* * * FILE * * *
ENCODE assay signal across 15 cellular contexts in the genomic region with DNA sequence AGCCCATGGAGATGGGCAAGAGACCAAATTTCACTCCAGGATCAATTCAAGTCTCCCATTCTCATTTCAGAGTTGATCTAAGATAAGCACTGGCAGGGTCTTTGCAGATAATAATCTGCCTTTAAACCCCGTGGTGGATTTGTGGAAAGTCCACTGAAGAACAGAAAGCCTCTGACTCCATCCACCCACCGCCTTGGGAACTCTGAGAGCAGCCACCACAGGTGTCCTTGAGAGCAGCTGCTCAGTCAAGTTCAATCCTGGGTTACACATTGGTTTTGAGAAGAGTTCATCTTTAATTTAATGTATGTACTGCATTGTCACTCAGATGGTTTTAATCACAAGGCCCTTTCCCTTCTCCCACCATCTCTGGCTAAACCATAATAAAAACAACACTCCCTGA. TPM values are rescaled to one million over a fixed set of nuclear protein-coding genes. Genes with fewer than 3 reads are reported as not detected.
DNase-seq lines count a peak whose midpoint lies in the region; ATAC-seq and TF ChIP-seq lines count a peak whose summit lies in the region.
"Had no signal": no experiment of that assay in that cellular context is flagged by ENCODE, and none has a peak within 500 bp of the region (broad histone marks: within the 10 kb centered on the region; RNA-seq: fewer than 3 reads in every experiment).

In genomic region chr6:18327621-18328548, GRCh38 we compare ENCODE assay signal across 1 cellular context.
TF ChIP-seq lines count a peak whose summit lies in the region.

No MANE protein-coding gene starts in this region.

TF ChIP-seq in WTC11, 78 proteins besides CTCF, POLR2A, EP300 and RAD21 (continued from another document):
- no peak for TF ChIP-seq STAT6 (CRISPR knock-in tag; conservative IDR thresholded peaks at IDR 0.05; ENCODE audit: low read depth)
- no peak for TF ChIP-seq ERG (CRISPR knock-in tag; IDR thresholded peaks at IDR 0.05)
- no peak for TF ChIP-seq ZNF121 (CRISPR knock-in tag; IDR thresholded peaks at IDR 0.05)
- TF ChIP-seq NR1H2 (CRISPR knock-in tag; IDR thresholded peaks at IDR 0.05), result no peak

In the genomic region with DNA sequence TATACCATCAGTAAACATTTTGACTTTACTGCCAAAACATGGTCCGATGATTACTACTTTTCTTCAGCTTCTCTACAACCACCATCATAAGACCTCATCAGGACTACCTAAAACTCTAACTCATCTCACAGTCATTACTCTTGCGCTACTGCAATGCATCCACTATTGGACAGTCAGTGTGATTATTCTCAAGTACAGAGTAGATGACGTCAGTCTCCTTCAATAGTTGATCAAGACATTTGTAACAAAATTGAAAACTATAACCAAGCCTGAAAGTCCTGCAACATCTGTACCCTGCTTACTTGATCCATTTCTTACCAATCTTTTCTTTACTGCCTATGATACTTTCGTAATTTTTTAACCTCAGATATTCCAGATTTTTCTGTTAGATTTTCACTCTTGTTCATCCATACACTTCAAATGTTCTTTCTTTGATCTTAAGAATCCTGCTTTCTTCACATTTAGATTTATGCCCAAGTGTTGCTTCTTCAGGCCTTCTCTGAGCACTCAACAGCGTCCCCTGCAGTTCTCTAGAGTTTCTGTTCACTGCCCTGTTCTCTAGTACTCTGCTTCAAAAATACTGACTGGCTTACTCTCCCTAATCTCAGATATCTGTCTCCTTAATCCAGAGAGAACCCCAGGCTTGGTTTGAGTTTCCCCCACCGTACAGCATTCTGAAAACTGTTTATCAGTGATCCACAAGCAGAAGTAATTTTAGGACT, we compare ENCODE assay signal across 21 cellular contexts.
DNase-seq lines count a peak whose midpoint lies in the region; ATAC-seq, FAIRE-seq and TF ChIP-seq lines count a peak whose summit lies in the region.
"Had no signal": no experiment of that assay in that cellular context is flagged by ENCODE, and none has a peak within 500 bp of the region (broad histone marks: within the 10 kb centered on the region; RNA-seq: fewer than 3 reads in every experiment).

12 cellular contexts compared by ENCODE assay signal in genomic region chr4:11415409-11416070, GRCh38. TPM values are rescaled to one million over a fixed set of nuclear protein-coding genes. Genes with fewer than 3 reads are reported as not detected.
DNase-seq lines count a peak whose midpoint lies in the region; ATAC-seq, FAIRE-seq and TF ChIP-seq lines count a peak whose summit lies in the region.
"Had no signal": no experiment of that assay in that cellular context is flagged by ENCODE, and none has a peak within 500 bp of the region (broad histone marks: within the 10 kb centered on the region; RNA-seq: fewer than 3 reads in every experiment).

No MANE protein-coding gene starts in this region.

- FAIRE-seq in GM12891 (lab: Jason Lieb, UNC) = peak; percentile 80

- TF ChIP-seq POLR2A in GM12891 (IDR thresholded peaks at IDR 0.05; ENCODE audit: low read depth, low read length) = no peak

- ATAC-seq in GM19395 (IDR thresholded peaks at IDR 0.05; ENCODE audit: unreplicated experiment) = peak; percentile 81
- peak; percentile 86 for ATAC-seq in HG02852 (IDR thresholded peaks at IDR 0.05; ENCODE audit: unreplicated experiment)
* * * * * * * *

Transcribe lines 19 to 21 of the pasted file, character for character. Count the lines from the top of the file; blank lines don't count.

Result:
- FAIRE-seq in GM12891 (lab: Jason Lieb, UNC) = peak; percentile 80

- TF ChIP-seq POLR2A in GM12891 (IDR thresholded peaks at IDR 0.05; ENCODE audit: low read depth, low read length) = no peak

- ATAC-seq in GM19395 (IDR thresholded peaks at IDR 0.05; ENCODE audit: unreplicated experiment) = peak; percentile 81